The Big 12 is falling behind
We entered the 2016 regular season analyzing obscure television clauses, potential revenue splits, school honor codes and academic standards while speculating over which programs the Big 12 would add. At the end of the regular season, months after the conference reached the unexpected conclusion that it would remain at 10 members, we began preparing for a playoff with no Big 12 participants. From TCU’s unexpected dip into irrelevance to Texas’s stretch of mediocrity and ham-fisted firing of former coach Charlie Strong, the Big 12 was overrun with negative storylines from Week 1 through bowl season.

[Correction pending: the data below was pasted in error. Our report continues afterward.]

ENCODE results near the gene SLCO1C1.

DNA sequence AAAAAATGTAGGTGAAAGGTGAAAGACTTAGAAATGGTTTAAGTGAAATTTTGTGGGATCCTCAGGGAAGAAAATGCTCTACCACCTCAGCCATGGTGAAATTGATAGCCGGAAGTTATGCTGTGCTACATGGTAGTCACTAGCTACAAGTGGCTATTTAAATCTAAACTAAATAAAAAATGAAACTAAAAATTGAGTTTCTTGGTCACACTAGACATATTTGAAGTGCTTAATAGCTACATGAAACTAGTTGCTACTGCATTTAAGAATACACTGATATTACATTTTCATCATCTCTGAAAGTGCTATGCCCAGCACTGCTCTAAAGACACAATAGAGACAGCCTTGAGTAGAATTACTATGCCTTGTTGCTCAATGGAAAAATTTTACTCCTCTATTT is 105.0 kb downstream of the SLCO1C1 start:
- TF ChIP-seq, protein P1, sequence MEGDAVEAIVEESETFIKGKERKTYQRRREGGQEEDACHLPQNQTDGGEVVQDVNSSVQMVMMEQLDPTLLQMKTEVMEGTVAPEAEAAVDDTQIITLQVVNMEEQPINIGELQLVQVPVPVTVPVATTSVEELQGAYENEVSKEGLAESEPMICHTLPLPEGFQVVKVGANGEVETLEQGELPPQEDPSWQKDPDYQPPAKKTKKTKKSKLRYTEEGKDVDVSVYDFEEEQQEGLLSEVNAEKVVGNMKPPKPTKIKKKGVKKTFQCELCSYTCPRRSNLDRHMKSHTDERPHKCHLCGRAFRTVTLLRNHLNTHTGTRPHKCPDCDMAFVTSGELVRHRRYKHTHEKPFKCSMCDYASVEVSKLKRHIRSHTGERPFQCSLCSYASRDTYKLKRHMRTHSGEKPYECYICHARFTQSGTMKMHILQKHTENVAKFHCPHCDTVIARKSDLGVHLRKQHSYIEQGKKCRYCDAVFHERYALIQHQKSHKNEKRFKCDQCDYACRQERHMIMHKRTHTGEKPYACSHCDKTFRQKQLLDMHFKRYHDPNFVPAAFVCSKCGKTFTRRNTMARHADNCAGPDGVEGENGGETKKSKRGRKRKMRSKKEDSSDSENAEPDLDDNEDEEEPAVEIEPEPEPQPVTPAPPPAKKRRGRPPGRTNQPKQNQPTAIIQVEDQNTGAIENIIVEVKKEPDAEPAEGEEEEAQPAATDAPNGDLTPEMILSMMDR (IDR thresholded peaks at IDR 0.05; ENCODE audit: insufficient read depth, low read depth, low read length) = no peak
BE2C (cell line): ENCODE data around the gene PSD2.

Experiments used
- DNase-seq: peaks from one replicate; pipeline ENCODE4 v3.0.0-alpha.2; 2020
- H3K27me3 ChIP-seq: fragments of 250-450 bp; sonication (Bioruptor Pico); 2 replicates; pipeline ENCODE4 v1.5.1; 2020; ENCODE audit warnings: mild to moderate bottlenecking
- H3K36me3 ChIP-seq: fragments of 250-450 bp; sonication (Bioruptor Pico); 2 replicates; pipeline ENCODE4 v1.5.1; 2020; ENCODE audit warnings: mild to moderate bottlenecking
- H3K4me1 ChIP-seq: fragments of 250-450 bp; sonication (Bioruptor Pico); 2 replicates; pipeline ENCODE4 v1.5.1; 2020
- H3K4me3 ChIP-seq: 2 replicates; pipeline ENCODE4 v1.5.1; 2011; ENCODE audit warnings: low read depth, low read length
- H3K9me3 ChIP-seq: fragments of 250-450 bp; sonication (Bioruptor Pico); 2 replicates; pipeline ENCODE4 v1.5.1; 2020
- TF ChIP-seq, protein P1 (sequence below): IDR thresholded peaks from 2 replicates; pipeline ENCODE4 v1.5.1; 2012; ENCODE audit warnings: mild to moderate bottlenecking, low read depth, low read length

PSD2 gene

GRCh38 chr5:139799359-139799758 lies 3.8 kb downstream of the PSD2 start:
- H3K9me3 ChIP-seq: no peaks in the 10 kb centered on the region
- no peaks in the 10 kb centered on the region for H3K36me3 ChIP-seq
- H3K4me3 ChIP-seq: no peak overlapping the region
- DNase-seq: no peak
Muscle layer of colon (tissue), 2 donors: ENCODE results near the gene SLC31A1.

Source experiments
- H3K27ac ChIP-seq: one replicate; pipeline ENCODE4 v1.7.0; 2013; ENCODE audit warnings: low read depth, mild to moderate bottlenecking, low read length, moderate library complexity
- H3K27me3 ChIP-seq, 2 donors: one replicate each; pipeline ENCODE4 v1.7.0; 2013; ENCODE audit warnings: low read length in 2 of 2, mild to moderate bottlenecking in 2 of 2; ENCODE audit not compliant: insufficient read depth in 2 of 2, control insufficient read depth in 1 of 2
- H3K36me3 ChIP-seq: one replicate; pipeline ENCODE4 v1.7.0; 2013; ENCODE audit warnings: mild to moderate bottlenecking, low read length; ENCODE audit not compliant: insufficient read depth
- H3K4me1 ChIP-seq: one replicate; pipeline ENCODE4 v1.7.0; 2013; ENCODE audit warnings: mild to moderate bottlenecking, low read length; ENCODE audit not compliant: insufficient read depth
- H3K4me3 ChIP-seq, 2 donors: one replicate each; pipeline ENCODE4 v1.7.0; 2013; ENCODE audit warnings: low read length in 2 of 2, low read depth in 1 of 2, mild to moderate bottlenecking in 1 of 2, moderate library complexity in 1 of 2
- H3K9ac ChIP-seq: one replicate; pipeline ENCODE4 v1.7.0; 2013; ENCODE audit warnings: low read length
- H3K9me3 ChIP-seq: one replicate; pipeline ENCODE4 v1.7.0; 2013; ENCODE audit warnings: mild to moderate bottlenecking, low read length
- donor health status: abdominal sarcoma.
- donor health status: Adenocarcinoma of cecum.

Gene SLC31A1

Ohio State’s thumping of Oklahoma in Norman, the Longhorns’ loss to the lowly Kansas, Iowa State’s 56-point beatdown of Texas Tech and Oklahoma State’s controversial defeat to Central Michigan were four glaring low points, but in a broader sense, the conference was marginalized in the national conversation, reduced to throwaway references to the Sooners’ remote (and ultimately futile) bid at a spot in the CFP. Baylor’s implosion in the wake of a sprawling sexual assault scandal was another black mark, one that will linger into the future as lawsuits involving the school pile up and the Bears weather financial sanctions announced by the Big 12 earlier this month.